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Oh, starboard your helm!

This time it could be the big one. Fire on the Amazon, fire in Siberia, a dome of heat above the American west and wildfire surging below – too often we close our minds to events that seem far away. But something may be stirring much closer to home. Scottish winters are warmer than they should be for this far north. Orkney has the same latitude as Leningrad or southern Greenland – yet its winters are very different. The reason is the warm water from the Gulf of Mexico – the Gulf Stream. It brings Orkney’s

The physics of the Wood of Hallaig

Time, the deer is in the Wood of Hallaig. Hallaig by Sorley MacLean is on one level about the clearance of people from the land of which they were a part. At another level it is a poem about the nature of Time. ‘Tha tìm, am fiadh, an coille Hallaig’ ‘Time, the deer is in the Wood of Hallaig.’ Tha bùird is tàirnean air an uinneig trom faca mi an Àird an Iar ’s tha mo ghaol aig Allt Hallaig ’na craoibh bheithe, ’s bha i riamh The window is nailed and boarded Through which I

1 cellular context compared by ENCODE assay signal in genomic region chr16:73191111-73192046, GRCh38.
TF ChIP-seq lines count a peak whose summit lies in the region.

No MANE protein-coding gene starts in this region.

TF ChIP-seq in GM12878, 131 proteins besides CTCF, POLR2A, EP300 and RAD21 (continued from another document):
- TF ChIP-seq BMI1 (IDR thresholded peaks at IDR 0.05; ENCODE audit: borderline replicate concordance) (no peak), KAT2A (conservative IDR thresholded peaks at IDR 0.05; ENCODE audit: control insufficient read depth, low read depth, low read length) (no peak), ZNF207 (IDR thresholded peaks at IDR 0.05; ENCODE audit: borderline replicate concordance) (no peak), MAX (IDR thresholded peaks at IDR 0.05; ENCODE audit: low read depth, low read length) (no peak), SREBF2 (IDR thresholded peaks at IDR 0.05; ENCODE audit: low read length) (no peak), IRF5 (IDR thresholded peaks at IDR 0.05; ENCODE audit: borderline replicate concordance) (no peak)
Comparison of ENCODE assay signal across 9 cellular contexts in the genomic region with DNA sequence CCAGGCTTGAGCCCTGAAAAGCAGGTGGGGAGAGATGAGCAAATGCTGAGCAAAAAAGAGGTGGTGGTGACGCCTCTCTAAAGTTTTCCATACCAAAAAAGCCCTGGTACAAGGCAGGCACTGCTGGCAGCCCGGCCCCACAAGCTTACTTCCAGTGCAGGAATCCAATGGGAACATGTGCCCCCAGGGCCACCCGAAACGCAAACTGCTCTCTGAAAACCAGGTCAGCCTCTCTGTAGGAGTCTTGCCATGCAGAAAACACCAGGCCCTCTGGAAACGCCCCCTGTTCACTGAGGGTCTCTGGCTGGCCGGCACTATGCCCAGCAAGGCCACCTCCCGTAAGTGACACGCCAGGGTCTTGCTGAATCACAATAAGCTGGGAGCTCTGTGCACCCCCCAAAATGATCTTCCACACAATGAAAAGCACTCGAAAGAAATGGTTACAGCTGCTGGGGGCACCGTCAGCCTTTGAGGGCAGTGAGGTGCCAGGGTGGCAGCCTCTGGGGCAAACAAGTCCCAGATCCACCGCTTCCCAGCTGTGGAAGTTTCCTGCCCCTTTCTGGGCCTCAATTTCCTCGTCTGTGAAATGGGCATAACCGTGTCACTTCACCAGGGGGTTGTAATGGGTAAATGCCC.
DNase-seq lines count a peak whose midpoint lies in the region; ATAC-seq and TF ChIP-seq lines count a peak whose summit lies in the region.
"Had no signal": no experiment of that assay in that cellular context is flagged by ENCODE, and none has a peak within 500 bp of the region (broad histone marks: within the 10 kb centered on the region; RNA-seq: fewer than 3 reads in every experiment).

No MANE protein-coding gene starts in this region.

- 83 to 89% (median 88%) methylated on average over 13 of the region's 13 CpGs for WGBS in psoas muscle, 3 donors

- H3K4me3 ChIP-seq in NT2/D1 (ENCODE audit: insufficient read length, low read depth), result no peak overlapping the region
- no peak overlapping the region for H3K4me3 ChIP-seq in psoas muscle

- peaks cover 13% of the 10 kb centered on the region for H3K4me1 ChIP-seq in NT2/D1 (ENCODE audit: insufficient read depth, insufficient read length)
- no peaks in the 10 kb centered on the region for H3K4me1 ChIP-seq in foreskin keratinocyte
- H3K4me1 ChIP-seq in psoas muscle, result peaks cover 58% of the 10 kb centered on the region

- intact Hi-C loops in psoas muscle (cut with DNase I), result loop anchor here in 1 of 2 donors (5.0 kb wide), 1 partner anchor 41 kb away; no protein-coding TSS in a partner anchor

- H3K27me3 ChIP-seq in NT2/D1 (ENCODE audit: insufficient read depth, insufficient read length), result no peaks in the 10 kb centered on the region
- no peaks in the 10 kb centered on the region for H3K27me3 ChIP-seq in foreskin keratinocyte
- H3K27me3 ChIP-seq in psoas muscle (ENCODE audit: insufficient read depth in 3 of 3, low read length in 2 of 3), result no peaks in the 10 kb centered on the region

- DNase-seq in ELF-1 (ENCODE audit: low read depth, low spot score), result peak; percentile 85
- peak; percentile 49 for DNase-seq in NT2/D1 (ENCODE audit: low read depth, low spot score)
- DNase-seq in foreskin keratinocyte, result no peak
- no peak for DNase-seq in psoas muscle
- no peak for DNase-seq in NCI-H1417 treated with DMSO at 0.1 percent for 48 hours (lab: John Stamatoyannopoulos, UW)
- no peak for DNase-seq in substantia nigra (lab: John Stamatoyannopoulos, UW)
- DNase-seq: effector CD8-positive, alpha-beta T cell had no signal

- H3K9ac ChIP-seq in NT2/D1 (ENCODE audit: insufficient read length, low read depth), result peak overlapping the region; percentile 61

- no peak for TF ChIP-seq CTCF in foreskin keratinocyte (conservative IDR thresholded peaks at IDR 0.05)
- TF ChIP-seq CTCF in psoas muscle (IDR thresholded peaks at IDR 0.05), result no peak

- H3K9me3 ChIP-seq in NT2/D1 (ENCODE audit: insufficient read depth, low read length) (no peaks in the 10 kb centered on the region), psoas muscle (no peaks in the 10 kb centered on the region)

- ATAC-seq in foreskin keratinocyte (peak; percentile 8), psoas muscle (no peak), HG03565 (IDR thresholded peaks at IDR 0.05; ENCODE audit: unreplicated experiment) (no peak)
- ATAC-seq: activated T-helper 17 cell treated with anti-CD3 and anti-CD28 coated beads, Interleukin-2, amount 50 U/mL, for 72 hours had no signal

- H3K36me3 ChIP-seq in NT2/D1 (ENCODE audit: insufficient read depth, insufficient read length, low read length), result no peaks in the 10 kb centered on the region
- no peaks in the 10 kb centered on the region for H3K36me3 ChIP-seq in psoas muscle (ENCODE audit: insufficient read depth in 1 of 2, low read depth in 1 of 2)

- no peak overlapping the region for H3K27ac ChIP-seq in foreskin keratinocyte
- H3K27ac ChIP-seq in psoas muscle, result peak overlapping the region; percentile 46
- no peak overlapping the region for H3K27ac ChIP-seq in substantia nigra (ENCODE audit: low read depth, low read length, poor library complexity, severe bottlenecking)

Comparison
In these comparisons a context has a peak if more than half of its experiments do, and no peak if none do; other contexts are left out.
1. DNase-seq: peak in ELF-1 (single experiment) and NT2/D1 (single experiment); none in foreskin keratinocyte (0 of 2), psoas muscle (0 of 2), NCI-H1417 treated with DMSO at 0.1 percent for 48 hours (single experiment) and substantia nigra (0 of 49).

Processes and objects

There are two fundamentally different ways of picturing the world around us. One is as a collection of objects – and we learn from our earliest moments that we are surrounded by things that we pick up or bump into. But an alternative approach is to see the world as formed out of processes – actions and experiences. We switch focus from the food we pick up to the process of eating, from the chairs we bump into to the process of exploring the room. In our modern material Western world, objects are to the fore,

Eddington’s universe

Whenever the poet George Mackay Brown reorganised his library, getting rid of some of the overspill, some books from younger years would always remain. There was the first Penguin book from 1935, a biography of Shelley by André Maurois; and Penguin number 3, Poet’s Pub by Eric Linklater. And there was also a book on cosmology, published in Pelican Books in 1940. The wartime paper is thin and the pages became dog-eared, but it was kept with care. In The Expanding Universe, Sir Arthur Eddington described the new picture of the cosmos. He described the measurement

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